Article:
3 Steps to Bridge the Gap Between Generational Workers
In many organizations, there is a generational gap that can directly impact business results and hinder professional relationships. Typically, these generational gaps lay between Gen X/Y and Millennials, both of whom bring unique skillets and characteristics to the table. In our blog post “3 Innovative Ways to Coach Successful Millennial Leaders,” we discuss how modern leaders can view Millennial characteristics like the perceived lack of commitment or focus as positive attributes.
However, it takes more than knowing Millennial’s professional habits to help create strong leaders and an optimized business. Overcoming the generational gap in the modern workplace is attained when each generation has the means to learn from the other, cultivating a collaborative team of future-forward professionals.
By understanding the habits, views, and needs of different generations, we can gain new insights and change our perspectives to bridge the gap between generational workers.
At East Tenth Group, we strongly believe in the power of coaching and developing Millennials to empower future leaders and the business as a whole. So much so, that we’ve created a complimentary guide on Coaching & Developing Others.
A major facet of a successful business is its ability to stay relevant and sustainable in the face of societal changes. Current organizational leaders are responsible for deciding how a business will move forward and creating future leaders for successful succession planning.
Two-way mentoring between Millennials and Gen X/Y can help yield these results, as aligning the strengths of current leaders with the creative insights of future leaders shapes a well-rounded vision of where a business is headed.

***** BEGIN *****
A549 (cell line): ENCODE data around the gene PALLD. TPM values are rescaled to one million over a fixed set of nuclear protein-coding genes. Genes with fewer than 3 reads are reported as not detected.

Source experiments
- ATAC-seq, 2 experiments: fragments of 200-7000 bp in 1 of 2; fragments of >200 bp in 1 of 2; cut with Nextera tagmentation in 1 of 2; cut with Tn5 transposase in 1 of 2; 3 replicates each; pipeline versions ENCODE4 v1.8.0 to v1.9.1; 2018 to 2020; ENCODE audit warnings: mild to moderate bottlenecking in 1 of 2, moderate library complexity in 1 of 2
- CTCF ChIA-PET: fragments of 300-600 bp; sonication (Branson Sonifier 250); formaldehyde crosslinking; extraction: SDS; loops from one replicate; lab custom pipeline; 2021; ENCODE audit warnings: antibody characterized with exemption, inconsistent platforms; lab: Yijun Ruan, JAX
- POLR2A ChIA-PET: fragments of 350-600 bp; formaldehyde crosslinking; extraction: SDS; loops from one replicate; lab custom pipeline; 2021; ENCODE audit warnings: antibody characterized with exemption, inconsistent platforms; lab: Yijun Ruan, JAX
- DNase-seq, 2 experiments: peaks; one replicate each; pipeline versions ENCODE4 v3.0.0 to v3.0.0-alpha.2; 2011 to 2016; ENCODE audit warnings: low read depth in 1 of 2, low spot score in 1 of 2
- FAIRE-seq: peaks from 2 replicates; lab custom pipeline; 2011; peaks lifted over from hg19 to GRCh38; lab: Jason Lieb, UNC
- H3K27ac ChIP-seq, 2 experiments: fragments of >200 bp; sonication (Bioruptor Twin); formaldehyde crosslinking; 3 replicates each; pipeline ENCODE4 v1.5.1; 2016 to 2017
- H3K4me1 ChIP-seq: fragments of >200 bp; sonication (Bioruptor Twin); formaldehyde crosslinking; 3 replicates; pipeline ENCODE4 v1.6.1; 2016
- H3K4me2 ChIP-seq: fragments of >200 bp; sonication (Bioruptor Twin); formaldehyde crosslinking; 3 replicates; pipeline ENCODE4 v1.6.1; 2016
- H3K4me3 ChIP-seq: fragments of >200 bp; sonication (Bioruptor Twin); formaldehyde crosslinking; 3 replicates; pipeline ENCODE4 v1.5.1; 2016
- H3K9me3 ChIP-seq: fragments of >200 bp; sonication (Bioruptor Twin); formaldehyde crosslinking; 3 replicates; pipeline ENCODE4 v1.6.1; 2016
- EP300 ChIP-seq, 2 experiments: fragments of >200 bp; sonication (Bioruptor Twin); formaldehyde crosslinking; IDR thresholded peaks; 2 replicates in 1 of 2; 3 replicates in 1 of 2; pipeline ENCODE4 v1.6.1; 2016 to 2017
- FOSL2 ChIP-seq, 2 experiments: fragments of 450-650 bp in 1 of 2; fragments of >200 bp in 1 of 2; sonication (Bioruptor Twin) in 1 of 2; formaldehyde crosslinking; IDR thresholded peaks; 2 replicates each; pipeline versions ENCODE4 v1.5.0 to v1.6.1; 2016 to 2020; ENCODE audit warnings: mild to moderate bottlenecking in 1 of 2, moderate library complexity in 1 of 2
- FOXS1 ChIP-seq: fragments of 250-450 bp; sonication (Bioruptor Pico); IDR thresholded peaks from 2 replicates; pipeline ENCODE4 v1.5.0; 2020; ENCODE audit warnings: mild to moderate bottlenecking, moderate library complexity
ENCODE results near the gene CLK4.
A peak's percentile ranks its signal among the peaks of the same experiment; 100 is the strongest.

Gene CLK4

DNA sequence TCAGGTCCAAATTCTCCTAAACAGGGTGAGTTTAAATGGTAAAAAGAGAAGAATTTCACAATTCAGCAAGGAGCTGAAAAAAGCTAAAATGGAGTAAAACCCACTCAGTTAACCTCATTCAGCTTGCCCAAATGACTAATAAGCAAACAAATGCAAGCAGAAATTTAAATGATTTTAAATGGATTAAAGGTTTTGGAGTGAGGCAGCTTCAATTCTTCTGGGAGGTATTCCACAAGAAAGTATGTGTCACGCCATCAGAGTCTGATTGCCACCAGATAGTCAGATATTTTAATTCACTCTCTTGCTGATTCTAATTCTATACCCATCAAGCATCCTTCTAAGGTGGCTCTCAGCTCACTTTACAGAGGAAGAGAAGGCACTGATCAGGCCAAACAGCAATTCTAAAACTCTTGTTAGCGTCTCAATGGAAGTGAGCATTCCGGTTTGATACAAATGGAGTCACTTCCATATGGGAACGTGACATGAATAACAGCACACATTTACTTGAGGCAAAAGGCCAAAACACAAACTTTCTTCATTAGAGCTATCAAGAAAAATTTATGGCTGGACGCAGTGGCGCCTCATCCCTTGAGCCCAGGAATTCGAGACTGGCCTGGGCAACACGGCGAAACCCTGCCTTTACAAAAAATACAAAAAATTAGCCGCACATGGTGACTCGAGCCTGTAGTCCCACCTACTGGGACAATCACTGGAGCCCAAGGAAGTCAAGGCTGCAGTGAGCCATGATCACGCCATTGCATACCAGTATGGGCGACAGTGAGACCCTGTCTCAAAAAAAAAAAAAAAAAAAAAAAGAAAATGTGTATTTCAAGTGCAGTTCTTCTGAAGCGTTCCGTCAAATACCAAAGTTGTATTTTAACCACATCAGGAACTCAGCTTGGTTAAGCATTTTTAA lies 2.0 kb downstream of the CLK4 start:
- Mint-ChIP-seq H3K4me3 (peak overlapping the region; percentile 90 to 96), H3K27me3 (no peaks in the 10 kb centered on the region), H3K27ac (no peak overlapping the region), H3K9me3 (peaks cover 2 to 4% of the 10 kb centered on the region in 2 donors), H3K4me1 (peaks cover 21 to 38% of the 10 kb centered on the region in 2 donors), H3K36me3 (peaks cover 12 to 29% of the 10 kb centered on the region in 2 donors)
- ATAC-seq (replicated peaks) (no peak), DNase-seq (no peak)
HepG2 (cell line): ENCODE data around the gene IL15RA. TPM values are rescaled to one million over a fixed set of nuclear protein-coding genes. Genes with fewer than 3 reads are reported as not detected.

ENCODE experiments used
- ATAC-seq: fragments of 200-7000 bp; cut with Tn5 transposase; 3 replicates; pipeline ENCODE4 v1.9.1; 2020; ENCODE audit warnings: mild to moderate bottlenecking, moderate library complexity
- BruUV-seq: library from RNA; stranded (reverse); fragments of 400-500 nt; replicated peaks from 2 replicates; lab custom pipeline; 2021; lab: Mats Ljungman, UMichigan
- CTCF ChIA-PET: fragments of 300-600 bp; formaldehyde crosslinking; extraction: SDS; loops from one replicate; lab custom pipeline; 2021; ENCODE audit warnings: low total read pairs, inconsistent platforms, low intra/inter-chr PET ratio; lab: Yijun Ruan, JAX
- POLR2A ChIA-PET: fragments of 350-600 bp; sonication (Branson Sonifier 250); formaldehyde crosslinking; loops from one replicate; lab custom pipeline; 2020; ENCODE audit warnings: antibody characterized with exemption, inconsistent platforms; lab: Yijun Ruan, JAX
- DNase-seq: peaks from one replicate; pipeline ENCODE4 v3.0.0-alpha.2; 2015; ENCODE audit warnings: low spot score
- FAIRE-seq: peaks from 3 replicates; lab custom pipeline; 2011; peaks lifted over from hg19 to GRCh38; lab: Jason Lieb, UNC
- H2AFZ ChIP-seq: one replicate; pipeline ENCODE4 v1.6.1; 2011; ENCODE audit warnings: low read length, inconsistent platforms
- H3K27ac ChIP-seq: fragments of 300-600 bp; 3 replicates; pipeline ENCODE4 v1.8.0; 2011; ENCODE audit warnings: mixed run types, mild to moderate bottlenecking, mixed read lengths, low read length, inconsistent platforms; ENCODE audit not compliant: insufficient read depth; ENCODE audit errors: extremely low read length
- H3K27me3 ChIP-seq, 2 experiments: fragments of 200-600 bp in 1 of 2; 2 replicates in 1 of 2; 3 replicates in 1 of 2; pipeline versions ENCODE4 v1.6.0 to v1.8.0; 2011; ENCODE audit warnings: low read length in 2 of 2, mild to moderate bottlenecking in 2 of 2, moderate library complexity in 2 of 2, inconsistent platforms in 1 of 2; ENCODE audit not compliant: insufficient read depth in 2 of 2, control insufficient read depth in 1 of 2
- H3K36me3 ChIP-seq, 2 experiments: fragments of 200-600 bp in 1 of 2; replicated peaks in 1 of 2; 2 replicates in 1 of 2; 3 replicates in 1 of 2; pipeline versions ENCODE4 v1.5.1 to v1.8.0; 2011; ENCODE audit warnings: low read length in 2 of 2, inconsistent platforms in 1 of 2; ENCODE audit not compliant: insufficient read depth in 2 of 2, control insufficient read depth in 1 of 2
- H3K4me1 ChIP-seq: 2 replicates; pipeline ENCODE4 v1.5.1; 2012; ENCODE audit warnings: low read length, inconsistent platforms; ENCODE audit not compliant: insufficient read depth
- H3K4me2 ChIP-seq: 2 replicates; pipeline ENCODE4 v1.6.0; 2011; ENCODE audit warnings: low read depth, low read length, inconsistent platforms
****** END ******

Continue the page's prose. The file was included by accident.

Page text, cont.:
The Power of Two-Way Mentoring
When done right, mentoring is a powerful tool for cultivating an employee network that is connected, motivated, and engaged with each other, as well as the company mission. Ideally, mentoring holds benefits for not only the person being mentored, but the senior-level team member sharing their expertise and insights.
Mutually beneficial mentoring endeavors help build the confidence of the mentor by demonstrating that their knowledge and experience can help them expand the professional capabilities of their mentee, while helping them shape the future of the organization. For the mentee, two-way mentoring means that they can share their insights as to how they view the business and ideas on how to move forward more effectively and efficiently.
However, to truly mend generational gaps with two-way mentoring, there are certain aspects of the mentorship relationship that should be present for a healthy partnership, including:
1. Lay the Groundwork for Effective Feedback Sharing
When it comes to bridging the gap between generational workers, there should be a strong groundwork that emphasizes varying communicative preferences and feedback sharing opportunities.
Millennials are a generation used to regular feedback and praise for a job well done. On the other end of the spectrum, people from Gen X/Y are extremely self-reliant, often referred to as the most independent generation in the modern workplace. These preferences are on opposing ends of the professional spectrum, with many professionals struggling to identify the most effective method of mentoring and communication with members of another generation.
These different competencies and workplace expectations can lead to misunderstanding and isolation between groups. Mending these differences requires a clarification of preferences at the start of any new professional relationship, including during mentoring endeavors. If your organization has a strong mission and set of core values, identifying a common goal of portraying these values throughout a team or mentoring relationship can create a healthy groundwork for understanding each other.